Know Before You Go: Expert Advice from WANT Expeditions on Travel in the Democratic Republic of Congo

Know Before You Go: Expert Advice from WANT Expeditions on Travel in the Democratic Republic of Congo

Travel Expert Jessica Pociask Observes Current Conditions and Levels of Safety in Africa’s Oldest National Park

TRAVERSE CITY, Mich.— In November, 2014, travel expert Jessica Pociask, owner of WANT Expeditions – the world leader in highly personalized, conservation-oriented small group travel – visited Virunga National Park to observe the current conditions and levels of safety in the Democratic Republic of Congo for tourism purposes. Here, Pociask breaks down her firsthand knowledge to deliver prospective travelers detailed information regarding all things Congo-related.

Why visit Virunga now?

  • No Competition from Other Tourists: Whether you’re a country collector, nature photographer or intrepid traveler, Virunga remains a frontier destination with very little infrastructure and access. This, combined with safety concerns, continues to keep the general tourist population low, for now. However, with the notoriety of the recent Netflix release of the film Virunga, along with peace holding in the region, the influx of tourism is likely, as is the possibility of the uniquely rough character that contributes to this special place eventually becoming altered.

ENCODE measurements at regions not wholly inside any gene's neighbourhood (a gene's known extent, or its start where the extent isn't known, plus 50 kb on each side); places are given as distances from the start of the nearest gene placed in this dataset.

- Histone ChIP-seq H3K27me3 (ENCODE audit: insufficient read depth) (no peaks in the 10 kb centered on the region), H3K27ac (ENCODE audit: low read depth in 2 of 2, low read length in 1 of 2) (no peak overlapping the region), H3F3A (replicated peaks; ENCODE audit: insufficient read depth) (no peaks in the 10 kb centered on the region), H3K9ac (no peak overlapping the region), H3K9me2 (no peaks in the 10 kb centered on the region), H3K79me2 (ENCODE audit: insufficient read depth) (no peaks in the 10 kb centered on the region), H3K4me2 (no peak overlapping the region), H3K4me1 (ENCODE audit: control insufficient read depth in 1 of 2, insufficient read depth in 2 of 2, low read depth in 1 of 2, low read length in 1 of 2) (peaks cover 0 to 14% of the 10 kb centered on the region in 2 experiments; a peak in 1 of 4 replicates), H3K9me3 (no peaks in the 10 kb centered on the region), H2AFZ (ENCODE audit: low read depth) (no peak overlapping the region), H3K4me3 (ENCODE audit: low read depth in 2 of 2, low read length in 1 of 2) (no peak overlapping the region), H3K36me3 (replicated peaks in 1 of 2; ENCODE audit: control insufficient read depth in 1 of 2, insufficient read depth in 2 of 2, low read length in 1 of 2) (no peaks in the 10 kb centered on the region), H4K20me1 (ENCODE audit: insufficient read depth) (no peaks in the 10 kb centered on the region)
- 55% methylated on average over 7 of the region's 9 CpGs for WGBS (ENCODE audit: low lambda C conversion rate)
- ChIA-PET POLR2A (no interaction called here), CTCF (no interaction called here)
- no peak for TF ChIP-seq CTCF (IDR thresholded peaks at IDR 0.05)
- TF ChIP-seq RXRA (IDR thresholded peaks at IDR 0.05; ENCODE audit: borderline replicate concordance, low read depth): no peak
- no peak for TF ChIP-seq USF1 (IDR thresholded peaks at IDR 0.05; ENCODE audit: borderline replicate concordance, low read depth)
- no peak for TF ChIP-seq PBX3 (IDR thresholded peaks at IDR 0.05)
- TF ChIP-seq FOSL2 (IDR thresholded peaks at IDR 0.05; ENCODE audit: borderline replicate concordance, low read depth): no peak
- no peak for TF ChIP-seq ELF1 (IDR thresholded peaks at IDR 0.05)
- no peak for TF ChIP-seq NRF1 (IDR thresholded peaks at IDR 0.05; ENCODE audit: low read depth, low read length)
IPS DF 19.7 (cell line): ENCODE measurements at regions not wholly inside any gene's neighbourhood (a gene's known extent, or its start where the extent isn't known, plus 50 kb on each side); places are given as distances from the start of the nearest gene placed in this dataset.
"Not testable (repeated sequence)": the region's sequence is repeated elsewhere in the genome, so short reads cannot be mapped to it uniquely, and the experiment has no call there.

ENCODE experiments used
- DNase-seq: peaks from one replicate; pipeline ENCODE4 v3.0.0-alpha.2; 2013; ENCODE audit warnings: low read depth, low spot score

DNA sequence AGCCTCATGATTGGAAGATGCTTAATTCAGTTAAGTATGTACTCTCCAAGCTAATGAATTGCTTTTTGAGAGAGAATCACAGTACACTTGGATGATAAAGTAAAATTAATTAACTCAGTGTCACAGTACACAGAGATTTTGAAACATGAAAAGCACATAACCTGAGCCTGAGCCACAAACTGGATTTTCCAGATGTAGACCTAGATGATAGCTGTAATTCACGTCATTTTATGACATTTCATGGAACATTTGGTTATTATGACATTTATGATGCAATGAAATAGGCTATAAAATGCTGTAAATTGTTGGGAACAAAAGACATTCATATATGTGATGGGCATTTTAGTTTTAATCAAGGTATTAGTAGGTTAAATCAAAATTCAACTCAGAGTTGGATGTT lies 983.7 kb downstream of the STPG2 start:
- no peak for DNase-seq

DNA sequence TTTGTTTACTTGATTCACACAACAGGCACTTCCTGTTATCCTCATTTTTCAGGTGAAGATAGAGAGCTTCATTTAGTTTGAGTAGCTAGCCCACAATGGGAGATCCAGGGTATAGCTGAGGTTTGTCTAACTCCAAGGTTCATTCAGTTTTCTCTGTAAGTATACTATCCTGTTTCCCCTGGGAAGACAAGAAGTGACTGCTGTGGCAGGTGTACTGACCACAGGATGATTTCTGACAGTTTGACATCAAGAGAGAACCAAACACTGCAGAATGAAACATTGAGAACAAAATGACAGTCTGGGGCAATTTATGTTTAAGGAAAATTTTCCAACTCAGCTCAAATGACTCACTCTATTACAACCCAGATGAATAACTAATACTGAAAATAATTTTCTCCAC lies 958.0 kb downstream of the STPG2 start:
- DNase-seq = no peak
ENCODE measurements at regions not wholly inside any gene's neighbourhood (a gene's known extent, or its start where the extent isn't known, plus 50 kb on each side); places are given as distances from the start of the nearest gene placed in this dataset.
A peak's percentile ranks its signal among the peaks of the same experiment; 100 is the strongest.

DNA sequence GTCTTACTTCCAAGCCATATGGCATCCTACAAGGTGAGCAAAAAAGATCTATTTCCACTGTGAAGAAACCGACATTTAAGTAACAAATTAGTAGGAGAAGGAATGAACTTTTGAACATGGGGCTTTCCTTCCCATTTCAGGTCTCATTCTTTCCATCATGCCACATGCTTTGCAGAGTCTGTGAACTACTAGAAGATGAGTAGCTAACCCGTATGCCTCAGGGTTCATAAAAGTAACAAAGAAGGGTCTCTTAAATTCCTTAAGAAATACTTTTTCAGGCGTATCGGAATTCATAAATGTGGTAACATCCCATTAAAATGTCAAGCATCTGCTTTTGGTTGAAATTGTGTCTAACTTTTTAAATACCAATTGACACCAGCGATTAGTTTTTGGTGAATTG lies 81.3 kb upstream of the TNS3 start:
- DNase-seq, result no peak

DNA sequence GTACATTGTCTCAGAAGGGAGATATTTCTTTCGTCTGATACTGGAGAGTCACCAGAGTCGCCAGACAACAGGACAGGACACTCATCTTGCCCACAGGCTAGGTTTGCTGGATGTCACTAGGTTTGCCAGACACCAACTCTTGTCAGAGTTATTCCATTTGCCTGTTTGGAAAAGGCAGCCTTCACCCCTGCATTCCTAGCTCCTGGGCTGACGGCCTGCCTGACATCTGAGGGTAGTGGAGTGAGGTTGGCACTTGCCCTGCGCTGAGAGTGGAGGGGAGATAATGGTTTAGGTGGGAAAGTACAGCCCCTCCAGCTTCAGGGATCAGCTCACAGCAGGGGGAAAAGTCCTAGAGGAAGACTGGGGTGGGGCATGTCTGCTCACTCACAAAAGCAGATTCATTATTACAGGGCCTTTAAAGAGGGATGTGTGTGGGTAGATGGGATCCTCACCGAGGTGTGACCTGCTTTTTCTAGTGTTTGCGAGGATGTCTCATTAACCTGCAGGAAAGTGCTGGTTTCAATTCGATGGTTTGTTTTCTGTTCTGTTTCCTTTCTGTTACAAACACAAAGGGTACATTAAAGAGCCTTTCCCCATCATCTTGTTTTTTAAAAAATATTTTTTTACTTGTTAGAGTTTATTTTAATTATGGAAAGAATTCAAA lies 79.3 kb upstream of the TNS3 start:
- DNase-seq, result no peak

• Unique Natural Features:
  1. Mountain Gorillas: Virunga has three main draws for the visitor. First, there are only three places in the world where you can see endangered Mountain Gorillas: Uganda, Rwanda and Congo. The population of Gorillas in Congo is not only the least visited, but also the least expensive. Permits for a one-hour visit in Uganda and Rwanda run $750, whereas Congo permits are only $400.